Skip to main content

Arduino Life 4: Visualizing Your Project's Data with Ubidots

Back to the basics with my learning project, a temperature, humidity and light level sensor with the Arduino Yun.

While text printouts to the Serial Monitor, viewing text files via SSH and login the data to a Google Spreadsheet are fine, wouldn’t it be cool to be able to see your project’s data visualized in near real time? Sure it would. 

Enter Ubidots, and IoT (Internet of Things) visualization service that can receive data from your Arduino projects and graph it in a number of ways.

I was first made aware of Ubidots via this YouTube video from Acrobatic - Visualize Sensor Data Using ESP8266 (ESP-12E)

While I haven’t yet made the jump to using the ESP8266 myself, it was introduction to Ubidots as a service. They have a variety of libraries and code examples for connecting your Arduino projects and, in my case, there was a specific library for the Arduino Yun. While this library worked fine for sending 1 variable of data to the service, I ran into significant problems when I tried to send the 3 variable from this project (Temperature, Humidity and Light Level). If I added a second variable, the sketch would seem to hang when it connected to the Ubidots API.

Thankfully, a quick message to the Ubidots forums resulted in an updated library only a day later, and now — as you can see from the screen shot below — all 3 variables are being received and graphed.

Ubidots

Using the Arduino Yun Library made it exceedingly easy to send my project data. I only needed to include the library...

#include <UbidotsYUN.h>

Define some constants for my API key and the key for each variable I was sending.

#define TOKEN “API Token Here"
#define TEMP “Variable Token Here"
#define HUMID "Variable Token Here"
#define LIGHT "Variable Token Here"

Start the Ubidots library

Ubidots client(TOKEN);

Initialize the Ubidot client

 client.init();

Then send the current data along to Ubidot each time through my loop

// Update Ubidots
client.add(TEMP, temperature);
client.add(HUMID, humidity);
client.add(LIGHT, lightlevel);
client.sendAll();

Complete Sketch Available Here as Ubidots.txt

Once I had a working Arduino library from Ubidots, it was easy to add these statements to the project and start feeding data.

On the Ubidots side, before you make your first call to the Ubidots API, you set up a “Data Source”. A Data Source is a collection of variables from a specific project. This creates the necessary variable tokens you need to include in your sketch that connect each piece of data in your sketch to a specific luggable and graphable piece of data in the Ubidots Dashboard.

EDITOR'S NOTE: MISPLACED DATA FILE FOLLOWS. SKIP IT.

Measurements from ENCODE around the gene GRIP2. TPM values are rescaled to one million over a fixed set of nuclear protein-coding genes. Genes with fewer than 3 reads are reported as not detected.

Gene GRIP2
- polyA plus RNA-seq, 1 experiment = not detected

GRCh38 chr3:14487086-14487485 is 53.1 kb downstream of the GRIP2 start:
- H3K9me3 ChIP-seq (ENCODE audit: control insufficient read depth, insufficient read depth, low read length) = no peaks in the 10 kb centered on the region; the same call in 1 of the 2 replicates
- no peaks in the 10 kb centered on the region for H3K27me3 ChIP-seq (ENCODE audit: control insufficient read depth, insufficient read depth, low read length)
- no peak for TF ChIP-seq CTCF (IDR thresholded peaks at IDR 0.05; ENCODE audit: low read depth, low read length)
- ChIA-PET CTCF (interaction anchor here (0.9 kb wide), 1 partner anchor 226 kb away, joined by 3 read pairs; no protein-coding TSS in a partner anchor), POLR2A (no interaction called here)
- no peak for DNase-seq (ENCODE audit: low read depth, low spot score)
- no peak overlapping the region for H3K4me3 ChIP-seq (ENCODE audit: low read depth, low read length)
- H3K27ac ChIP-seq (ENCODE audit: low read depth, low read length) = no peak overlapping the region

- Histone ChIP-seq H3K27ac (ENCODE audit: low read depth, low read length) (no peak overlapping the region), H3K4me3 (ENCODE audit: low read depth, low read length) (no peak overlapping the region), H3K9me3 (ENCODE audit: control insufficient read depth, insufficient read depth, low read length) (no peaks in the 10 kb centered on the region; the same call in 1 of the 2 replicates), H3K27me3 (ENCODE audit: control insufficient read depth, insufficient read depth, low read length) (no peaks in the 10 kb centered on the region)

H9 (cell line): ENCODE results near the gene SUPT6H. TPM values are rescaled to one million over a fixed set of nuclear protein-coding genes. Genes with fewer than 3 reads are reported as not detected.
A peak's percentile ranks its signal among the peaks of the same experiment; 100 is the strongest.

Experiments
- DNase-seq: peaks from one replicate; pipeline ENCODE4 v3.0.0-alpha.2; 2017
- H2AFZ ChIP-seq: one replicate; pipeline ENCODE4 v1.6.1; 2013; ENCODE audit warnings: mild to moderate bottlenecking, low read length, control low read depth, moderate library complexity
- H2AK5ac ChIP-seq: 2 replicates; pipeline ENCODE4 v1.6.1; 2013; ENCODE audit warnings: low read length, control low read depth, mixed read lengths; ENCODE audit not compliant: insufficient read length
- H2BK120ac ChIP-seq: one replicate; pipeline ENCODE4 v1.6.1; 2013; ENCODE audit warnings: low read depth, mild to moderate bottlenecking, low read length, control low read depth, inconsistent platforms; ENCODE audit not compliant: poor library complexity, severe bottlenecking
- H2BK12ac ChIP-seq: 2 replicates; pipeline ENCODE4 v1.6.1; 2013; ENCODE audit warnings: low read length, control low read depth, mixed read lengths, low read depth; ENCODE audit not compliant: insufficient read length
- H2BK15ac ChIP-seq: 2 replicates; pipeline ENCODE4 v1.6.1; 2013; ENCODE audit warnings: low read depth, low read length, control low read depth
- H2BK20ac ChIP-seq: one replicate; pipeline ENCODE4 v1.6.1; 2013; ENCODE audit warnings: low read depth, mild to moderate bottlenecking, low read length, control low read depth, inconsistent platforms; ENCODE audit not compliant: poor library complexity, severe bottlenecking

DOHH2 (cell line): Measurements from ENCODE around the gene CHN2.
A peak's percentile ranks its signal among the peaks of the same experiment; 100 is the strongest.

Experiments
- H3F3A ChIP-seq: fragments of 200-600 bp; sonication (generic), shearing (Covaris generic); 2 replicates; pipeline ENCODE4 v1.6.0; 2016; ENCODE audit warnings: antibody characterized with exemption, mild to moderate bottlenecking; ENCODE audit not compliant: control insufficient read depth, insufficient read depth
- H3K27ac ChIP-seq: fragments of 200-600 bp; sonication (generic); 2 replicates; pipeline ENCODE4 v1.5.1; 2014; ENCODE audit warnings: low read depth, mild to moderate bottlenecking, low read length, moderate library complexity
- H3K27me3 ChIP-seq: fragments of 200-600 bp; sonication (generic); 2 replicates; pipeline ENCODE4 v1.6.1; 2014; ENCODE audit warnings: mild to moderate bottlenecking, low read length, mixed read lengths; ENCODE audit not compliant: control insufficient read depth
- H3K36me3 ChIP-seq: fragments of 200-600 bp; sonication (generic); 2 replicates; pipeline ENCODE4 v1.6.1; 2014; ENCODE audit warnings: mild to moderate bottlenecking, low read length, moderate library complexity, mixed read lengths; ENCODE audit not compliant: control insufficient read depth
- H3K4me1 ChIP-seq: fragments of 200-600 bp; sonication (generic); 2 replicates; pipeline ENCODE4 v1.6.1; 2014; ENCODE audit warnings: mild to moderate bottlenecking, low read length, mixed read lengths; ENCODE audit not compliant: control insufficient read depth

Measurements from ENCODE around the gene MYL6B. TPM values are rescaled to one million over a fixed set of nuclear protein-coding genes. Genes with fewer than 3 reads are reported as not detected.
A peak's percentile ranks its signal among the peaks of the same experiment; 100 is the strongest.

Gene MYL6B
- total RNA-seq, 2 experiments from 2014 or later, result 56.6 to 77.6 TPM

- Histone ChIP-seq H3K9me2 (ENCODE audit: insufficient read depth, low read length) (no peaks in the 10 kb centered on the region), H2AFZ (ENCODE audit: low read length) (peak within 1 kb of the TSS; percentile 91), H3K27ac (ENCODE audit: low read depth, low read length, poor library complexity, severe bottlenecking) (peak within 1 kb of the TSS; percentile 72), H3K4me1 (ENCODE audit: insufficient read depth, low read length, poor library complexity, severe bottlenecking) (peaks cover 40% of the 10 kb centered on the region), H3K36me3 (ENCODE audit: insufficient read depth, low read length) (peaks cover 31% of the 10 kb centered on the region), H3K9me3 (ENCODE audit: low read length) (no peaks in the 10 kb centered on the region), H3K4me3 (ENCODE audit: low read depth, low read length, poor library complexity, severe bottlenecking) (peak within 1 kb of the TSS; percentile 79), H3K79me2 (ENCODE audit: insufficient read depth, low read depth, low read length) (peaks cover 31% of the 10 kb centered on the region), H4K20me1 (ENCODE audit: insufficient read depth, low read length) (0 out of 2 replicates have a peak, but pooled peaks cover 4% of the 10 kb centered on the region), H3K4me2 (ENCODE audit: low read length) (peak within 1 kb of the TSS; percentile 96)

Ubidots data source 

Ubidots data source detail

Once the Data Source is set up, you can set up your dashboard with various widgets to present the data however you wish.

Ubidots

Here I have set up 2 widgets for each of my variable — one showing a current gauge of the data values and then a bar chart of recent data. You can change the scales on either access to show more or less data or set your own min/max data levels to get exactly the graph you want. Other widgets include Metrics — showing Min/Max, Averages and more — Maps, if you are using GPS or measurement data — Tables — and Control buttons.

Give Ubidots a try as a front end for your next Arduino IoT project and I think you will be pleasantly surprised with its features.

Please send along your questions and comments.

Comments

Unknown said…
Great work! I made something similar to your project and made the data available to Android smartphone http://www.survivingwithandroid.com/2015/12/internet-of-things-project-arduino-ubidots-android-2.html

Popular posts from this blog

On my iPhone…IFTTT (If This Then That) for iOS

IFTTT (If This Then That) for iOS IFTTT (If This Then That) for iOS My best description of IFTTT, both their main web site, and this new iOS app is "a scripting language for the We." It allows you to set up "recipes" that watch one particular service, like Feedly, Evernote, Gmail and more, and then take action on another service whenever a particular action occurs. I use this to automatically save my shared items from Feedly and elsewhere into an Evernote Notebook and also use it to post automatically post information on a variety of services. The iOS app adds to this functionality by allowing you to take various actions on your phone and triggering IFTTT actions whenever they occur. In the case of the iPhone, initiating actions can include adding new contacts to your iPhone, taking a new picture and more.  For more complete information on how IFFTT works, visit ifttt.com    From the iTunes App Store... " Put the internet to work for you. IFTTT lets y

Audio: Social Networks - LIVE from the Library Internet Seminar - November 8, 2007

This night we talked about social networks, the Writer's Guild Strike, traditional media and the future of new media. Listen to this seminar Links discussed in this seminar: MySpace - Add me as a friend in MySpace Facebook - Add me as a friend on Facebook LinkedIn - Connect to me on LinkedIn YouTube - Watch my videos on YouTube Ning.com Jott.com Garden Fork TV The Minimalist with Mark Bittman quarterlife Blogger.com Wordpress.com Mixergy.com The Wish Book Holiday Podcast Project

This DIY domino clock tells the time using three LED-lit tiles via Arduino Blog

After coming across Carbon Design Group’s Domino Wall Clock, which uses electronic magnetic coil motors to reveal white dots, Instructables member “Kothe” decided to create a simplified version of their own. The clock is comprised of three custom dominoes — the first tile for hours, the second and third for minutes. Unlike its inspiration, Kothe’s device uses addressable RGB LEDs as dots that allow for a variety of colors to shine through. Read This DIY domino clock tells the time using three LED-lit tiles via Arduino Blog An interesting link found among my daily reading